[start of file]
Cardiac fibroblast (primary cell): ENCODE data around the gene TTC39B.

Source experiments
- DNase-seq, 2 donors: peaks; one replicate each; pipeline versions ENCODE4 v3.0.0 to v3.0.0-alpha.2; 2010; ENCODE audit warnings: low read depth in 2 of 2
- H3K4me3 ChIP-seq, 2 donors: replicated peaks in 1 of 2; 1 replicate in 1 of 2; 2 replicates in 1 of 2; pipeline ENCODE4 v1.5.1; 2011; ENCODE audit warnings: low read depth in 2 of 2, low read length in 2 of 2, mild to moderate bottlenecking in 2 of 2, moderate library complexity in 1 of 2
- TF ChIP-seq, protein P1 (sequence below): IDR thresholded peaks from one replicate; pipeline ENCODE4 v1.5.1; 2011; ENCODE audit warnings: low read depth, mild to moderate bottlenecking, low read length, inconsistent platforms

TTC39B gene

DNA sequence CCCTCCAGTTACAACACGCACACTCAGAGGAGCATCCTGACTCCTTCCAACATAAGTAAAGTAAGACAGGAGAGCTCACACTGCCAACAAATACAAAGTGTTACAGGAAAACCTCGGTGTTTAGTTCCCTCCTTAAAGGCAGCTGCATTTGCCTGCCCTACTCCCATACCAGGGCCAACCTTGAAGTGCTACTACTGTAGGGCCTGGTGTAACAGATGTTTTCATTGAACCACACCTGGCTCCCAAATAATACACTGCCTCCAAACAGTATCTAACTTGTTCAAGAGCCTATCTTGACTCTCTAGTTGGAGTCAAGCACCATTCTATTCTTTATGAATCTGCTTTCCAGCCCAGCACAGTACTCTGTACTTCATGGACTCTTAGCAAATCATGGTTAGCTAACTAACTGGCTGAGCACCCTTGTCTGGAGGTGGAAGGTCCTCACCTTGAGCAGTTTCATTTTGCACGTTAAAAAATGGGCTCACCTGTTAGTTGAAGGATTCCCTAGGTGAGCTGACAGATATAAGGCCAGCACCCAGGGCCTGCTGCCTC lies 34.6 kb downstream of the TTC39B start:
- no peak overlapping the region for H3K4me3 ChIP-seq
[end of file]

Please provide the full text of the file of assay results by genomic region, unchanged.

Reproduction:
Cardiac fibroblast (primary cell): ENCODE data around the gene TTC39B.

Source experiments
- DNase-seq, 2 donors: peaks; one replicate each; pipeline versions ENCODE4 v3.0.0 to v3.0.0-alpha.2; 2010; ENCODE audit warnings: low read depth in 2 of 2
- H3K4me3 ChIP-seq, 2 donors: replicated peaks in 1 of 2; 1 replicate in 1 of 2; 2 replicates in 1 of 2; pipeline ENCODE4 v1.5.1; 2011; ENCODE audit warnings: low read depth in 2 of 2, low read length in 2 of 2, mild to moderate bottlenecking in 2 of 2, moderate library complexity in 1 of 2
- TF ChIP-seq, protein P1 (sequence below): IDR thresholded peaks from one replicate; pipeline ENCODE4 v1.5.1; 2011; ENCODE audit warnings: low read depth, mild to moderate bottlenecking, low read length, inconsistent platforms

TTC39B gene

DNA sequence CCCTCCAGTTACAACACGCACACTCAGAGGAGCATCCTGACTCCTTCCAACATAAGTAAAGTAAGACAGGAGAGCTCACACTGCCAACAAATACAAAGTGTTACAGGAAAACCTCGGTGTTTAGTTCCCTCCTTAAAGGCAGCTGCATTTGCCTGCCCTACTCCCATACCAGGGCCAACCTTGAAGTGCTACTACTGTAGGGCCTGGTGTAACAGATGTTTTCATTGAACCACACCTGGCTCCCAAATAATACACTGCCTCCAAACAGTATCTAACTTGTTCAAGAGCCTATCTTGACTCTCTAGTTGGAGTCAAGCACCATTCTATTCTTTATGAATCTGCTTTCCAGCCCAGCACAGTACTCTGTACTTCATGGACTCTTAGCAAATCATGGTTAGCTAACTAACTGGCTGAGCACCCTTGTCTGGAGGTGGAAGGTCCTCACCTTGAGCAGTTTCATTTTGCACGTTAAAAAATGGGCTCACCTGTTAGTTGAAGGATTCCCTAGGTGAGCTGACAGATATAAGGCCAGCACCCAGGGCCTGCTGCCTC lies 34.6 kb downstream of the TTC39B start:
- no peak overlapping the region for H3K4me3 ChIP-seq